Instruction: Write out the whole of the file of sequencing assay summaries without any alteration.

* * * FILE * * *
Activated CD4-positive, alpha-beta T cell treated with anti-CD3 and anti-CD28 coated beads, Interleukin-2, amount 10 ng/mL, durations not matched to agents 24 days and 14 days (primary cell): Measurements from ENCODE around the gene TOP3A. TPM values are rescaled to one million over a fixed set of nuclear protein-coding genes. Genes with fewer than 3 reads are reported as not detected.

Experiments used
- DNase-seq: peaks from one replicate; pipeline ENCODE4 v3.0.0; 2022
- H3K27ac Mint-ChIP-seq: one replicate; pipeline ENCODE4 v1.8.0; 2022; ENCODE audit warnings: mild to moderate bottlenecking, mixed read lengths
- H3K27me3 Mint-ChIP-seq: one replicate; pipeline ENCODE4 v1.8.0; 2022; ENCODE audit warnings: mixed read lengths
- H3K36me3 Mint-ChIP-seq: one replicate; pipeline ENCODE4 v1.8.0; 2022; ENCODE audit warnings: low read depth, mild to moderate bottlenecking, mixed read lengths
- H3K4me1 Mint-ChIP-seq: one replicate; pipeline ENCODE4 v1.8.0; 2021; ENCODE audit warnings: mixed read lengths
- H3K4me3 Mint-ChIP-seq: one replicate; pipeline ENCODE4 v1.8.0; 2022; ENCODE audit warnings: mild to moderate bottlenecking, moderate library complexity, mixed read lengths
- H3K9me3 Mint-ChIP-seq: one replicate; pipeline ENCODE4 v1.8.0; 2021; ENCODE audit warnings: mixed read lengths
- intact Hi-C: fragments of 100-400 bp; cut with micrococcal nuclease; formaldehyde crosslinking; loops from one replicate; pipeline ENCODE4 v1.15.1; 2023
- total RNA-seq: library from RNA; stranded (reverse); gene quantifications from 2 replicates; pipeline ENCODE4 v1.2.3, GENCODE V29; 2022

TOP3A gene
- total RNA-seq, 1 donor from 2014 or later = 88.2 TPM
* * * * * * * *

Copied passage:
Activated CD4-positive, alpha-beta T cell treated with anti-CD3 and anti-CD28 coated beads, Interleukin-2, amount 10 ng/mL, durations not matched to agents 24 days and 14 days (primary cell): Measurements from ENCODE around the gene TOP3A. TPM values are rescaled to one million over a fixed set of nuclear protein-coding genes. Genes with fewer than 3 reads are reported as not detected.

Experiments used
- DNase-seq: peaks from one replicate; pipeline ENCODE4 v3.0.0; 2022
- H3K27ac Mint-ChIP-seq: one replicate; pipeline ENCODE4 v1.8.0; 2022; ENCODE audit warnings: mild to moderate bottlenecking, mixed read lengths
- H3K27me3 Mint-ChIP-seq: one replicate; pipeline ENCODE4 v1.8.0; 2022; ENCODE audit warnings: mixed read lengths
- H3K36me3 Mint-ChIP-seq: one replicate; pipeline ENCODE4 v1.8.0; 2022; ENCODE audit warnings: low read depth, mild to moderate bottlenecking, mixed read lengths
- H3K4me1 Mint-ChIP-seq: one replicate; pipeline ENCODE4 v1.8.0; 2021; ENCODE audit warnings: mixed read lengths
- H3K4me3 Mint-ChIP-seq: one replicate; pipeline ENCODE4 v1.8.0; 2022; ENCODE audit warnings: mild to moderate bottlenecking, moderate library complexity, mixed read lengths
- H3K9me3 Mint-ChIP-seq: one replicate; pipeline ENCODE4 v1.8.0; 2021; ENCODE audit warnings: mixed read lengths
- intact Hi-C: fragments of 100-400 bp; cut with micrococcal nuclease; formaldehyde crosslinking; loops from one replicate; pipeline ENCODE4 v1.15.1; 2023
- total RNA-seq: library from RNA; stranded (reverse); gene quantifications from 2 replicates; pipeline ENCODE4 v1.2.3, GENCODE V29; 2022

TOP3A gene
- total RNA-seq, 1 donor from 2014 or later = 88.2 TPM